A turntable’s stylus is available in different shapes. The hi-fi world is packed with technical jargon, and modern vinyl records haven’t escaped the conjecture’s gravity. Music-lovers care about the way vinyl is played back, and they’ve determined stylus shapes to be of incredible importance.
How Stylus Shape Works
A record player’s stylus, or needle, is the tip that tracks and plays a vinyl record. A lot of styli are crafted from industrial diamonds, though sapphire, too, can be used. The two most common shapes available are conical styli and elliptical styli. While both types offer unique, high-quality listening experiences, both have different qualities that impact playback
The Conical Stylus
A conical stylus, also called a spherical stylus, resembles a sphere—much like a ballpoint pen. Because of the spherical stylus’s shape, spherical styli each have a large radius. Thus, they can trace less of a record’s tiny groove modulations which are associated with higher frequencies. The benefit of that is they pick up less debris and imperfections that lay deep in the record’s groove. If you are listening to older or more damaged records you will hear less pops and clicks during playback. They’re the least expensive stylus available, and they’re also the most commonly used.
The Elliptical Stylus
An elliptical stylus, also called a bi-radial stylus, has a dual radii design, and it can make contact with a larger groove area upon a record’s surface. So, it’s a little more precise than a conical stylus. An elliptical stylus has some improved frequency response, lower distortion and improved phase response. Because a record’s inner grooves are hard to track, an elliptical stylus might be one’s best bet when targeting deeper, richer sounds a record can provide. On the downside, however, an elliptical stylus wears down quicker than a conical stylus, while also requiring precise alignment so they are resting perfectly in the record’s groove.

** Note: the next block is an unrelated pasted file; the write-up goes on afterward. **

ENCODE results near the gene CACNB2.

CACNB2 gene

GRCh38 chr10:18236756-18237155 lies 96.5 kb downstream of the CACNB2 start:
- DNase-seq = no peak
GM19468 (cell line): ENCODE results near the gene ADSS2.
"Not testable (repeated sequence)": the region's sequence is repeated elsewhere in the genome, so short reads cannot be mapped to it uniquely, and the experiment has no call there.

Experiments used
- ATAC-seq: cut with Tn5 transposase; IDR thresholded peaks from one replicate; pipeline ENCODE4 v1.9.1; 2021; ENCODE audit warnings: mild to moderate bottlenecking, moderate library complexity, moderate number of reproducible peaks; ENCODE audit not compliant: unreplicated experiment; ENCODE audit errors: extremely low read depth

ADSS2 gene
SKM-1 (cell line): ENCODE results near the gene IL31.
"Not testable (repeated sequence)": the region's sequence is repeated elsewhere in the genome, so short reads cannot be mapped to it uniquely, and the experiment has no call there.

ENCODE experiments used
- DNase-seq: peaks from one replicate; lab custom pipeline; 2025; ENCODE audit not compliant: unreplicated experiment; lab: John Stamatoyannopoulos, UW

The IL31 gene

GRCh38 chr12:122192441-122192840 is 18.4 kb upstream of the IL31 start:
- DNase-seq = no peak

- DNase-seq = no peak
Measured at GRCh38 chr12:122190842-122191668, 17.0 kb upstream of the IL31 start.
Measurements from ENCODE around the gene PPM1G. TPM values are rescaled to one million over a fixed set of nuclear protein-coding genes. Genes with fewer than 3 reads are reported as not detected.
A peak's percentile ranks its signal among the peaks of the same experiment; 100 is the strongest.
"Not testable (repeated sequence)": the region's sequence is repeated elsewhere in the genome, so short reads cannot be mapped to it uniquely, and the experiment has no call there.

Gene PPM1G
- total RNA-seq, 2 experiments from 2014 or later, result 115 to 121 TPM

Which Stylus Shape is Better?
Technically, there is no “better” when deciding between a conical stylus or an elliptical stylus. A conical stylus might suit those who favor feasibility and lower prices. Meanwhile, an elliptical stylus is better used by music-lovers who want an improved phase response and lower distortion. Some record enthusiasts prefer to have both on hand depending on the records they are listening to. If you want to listen to older, perhaps more damaged records a conical stylus will allow you to enjoy those records while hearing less of the imperfections. If you want a richer sound opt for an elliptical stylus as you will get to hear those higher frequencies that are not tracked as precisely with a conical stylus.
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